Energy efficiency technology is moving rapidly and getting cheaper, and it is not all about LED lighting. New smart control technologies, artificial intelligence and retrofit prefabrication technologies are all getting cheaper. Innovations like Energiesprong offer rapid retrofits which can greatly improve living conditions, speed up retrofits to a week or less, and result in financed solutions that end up in a net zero energy house – something that will be deeply attractive to many consumers, particularly in markets like the UK where energy companies are deeply unpopular. The number of efficiency start-ups has increased and at the other end of the scale large companies are adapting and developing new technologies.
Along with technology and finance another important driver is business models. When people start talking about energy efficiency it does not take long for the conversation to shift to Energy Performance Contracts or EPCs. EPCs have been around a long time but remain a small market, the reason why they remain small is they don’t work in most sectors. They work in the US public sector and to a limited degree the EU public sector, but they don’t work in commercial real estate or in industry. New contract and business models are emerging such as Efficiency Service Agreements and Managed Energy Efficiency Agreements. In California and other US states there is real innovation in which energy efficiency is actually being metered just like any other energy supply. This allows several things; for the first time we can actually pay for performance rather than just pay for stuff like insulation and new boilers and hope it works, secondly efficiency can become a metered commodity and a reliable energy source like any others – something it has never been before.
On top of all these drivers we have a number of what I call market infrastructure developments. Chief amongst these is the Investor Confidence Project (ICP) which addresses one of the major barriers to scaling up investment into energy efficiency. This lack of standardisation increases performance risk, increase due diligence costs, prevents aggregation of multiple small projects and prevents banks and investors building teams around standard processes. The ICP through its Investor Ready Energy Efficiency™ provides a way of standardising through best practice, transparency and independent quality assurance.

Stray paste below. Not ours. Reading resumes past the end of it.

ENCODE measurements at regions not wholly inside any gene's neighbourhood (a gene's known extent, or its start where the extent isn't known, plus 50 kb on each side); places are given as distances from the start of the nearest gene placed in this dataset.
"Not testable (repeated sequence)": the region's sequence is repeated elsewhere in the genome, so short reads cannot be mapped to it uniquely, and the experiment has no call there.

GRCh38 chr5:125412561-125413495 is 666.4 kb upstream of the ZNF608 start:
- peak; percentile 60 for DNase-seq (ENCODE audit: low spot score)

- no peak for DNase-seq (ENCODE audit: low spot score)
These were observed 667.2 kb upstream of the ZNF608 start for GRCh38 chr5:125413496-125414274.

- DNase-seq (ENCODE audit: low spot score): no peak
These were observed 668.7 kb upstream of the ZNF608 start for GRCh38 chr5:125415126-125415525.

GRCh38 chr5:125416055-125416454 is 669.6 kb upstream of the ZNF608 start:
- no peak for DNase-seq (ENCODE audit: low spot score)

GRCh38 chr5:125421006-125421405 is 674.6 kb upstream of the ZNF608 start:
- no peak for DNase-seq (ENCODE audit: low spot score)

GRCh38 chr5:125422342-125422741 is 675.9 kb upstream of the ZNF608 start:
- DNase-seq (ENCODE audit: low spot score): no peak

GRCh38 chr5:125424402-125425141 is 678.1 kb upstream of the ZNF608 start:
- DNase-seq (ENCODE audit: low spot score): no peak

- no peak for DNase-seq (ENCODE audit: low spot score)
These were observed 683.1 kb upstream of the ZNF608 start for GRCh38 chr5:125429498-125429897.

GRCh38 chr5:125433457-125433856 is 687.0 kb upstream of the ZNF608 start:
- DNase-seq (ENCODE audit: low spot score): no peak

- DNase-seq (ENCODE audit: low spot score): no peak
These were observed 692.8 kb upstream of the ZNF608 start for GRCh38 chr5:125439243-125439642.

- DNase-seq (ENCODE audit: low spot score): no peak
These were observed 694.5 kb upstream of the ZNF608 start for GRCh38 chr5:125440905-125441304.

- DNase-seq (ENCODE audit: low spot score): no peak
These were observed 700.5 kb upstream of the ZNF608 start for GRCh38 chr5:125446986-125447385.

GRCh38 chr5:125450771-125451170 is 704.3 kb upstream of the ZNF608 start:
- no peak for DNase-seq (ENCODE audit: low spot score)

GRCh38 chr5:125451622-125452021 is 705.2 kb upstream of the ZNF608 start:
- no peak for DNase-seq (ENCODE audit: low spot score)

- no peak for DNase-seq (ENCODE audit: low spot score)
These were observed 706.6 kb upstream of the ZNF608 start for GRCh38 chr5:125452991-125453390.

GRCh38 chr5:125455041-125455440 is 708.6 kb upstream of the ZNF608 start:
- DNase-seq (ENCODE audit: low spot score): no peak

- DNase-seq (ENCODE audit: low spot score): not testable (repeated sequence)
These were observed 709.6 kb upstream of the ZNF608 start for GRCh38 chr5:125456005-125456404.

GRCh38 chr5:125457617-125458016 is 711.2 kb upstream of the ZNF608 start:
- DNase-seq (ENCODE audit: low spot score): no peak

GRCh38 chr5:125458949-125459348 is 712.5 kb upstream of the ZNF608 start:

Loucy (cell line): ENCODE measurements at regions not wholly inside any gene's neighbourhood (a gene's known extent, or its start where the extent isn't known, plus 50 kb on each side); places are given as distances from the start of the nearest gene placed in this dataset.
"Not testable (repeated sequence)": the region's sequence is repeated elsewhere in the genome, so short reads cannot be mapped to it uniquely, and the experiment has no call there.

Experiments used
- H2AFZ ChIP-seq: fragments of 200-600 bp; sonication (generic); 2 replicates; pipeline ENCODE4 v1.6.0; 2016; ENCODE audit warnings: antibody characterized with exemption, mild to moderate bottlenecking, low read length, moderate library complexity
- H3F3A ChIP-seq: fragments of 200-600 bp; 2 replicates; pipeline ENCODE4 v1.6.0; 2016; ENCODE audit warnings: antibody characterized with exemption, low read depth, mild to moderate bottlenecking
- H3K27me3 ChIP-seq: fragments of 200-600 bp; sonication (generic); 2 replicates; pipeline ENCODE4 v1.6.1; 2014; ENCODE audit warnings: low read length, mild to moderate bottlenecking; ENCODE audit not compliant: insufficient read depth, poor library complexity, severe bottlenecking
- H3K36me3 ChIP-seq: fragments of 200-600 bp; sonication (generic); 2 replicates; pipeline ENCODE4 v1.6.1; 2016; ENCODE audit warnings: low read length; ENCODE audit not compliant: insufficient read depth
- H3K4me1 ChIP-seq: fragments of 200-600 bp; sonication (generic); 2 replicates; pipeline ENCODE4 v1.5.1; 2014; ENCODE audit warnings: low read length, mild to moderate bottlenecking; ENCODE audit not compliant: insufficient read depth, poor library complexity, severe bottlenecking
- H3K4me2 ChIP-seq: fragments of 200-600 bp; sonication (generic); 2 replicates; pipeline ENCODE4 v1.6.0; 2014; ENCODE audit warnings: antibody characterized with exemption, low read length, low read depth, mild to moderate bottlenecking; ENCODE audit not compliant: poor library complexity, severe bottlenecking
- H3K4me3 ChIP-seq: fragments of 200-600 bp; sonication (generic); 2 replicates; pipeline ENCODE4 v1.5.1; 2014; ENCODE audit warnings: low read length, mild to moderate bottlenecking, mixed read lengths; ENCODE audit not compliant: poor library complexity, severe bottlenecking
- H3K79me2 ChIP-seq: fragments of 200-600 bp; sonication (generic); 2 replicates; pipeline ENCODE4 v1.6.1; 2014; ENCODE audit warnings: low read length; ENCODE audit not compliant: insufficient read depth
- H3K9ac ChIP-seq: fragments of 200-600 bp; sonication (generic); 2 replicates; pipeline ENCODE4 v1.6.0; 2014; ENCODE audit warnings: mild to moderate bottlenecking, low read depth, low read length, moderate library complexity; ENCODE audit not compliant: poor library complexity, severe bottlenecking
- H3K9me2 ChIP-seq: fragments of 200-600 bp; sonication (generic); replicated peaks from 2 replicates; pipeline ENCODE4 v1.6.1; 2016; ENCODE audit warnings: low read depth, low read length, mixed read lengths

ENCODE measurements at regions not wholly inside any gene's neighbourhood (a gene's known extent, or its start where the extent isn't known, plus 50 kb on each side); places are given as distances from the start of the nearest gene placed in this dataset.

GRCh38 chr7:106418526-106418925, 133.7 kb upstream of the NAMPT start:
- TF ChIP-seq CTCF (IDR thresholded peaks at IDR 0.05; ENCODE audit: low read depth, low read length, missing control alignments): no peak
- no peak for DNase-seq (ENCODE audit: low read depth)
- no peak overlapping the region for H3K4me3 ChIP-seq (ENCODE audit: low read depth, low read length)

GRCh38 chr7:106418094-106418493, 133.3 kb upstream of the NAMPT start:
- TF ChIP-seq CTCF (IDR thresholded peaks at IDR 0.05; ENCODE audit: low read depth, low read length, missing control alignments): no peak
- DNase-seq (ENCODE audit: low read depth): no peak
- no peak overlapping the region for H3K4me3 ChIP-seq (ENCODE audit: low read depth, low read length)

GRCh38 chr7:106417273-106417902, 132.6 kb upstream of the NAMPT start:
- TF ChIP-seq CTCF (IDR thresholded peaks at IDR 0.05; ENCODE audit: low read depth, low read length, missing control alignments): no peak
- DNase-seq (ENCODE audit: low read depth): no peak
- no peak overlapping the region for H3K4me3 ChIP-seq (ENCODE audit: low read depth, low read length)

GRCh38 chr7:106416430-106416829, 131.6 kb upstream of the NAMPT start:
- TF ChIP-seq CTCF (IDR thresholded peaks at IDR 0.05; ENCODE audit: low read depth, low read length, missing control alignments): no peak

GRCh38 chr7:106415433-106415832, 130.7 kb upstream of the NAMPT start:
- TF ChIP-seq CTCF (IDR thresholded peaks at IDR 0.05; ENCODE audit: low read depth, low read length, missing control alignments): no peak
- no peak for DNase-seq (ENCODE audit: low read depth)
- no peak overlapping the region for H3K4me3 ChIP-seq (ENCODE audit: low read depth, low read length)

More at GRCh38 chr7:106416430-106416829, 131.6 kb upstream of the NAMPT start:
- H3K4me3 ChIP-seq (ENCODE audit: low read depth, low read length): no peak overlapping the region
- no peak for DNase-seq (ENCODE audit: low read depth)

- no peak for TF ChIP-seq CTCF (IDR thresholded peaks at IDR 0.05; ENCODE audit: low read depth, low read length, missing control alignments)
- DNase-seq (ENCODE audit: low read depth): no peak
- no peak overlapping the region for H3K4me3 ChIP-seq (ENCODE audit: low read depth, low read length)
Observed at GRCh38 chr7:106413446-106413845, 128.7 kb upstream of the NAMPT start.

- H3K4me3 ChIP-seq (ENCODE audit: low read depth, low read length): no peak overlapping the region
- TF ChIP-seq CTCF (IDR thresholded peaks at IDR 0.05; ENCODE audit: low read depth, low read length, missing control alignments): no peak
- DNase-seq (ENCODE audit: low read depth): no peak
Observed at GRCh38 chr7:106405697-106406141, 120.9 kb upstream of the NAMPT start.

So how far can we go in decoupling energy growth and economic growth? When I first became a student of energy in the late 1970s it was accepted that energy use and GDP were firmly coupled. All forecasts of demand were based on that idea. Then we moved to “relative decoupling” in which energy use grew less rapidly than economic output. After that came “absolute decoupling” in which energy use declines while economic output continues to grow. Since 2007/08 we seem to have entered absolute decoupling in Europe and the US.
We need to learn a lesson from history when thinking about future energy demand. In the 1970s two significant low energy scenarios were published. In 1976 Amory Lovins published “Energy strategy: the road not taken” in which he described “soft energy paths” and in 1979 Gerald Leach et.al. published “A low energy strategy for the UK”. Both of these were considered wildly optimistic at the time and widely panned by analysts, the energy industry and government agencies. History shows that they turned out to be more accurate than any official government or energy industry scenario. As I said in the title of a blog a while back; “Surprise, you are living in a low energy future”. What is more, we achieved that low energy future without really trying, except perhaps for a ten year period starting in the mid-to late 1970s.
So to answer an expanded version of the question in the title, “How much will technology / policy / economics / finance / business models and emerging market infrastructure reduce energy demand?”, a lot more than you think!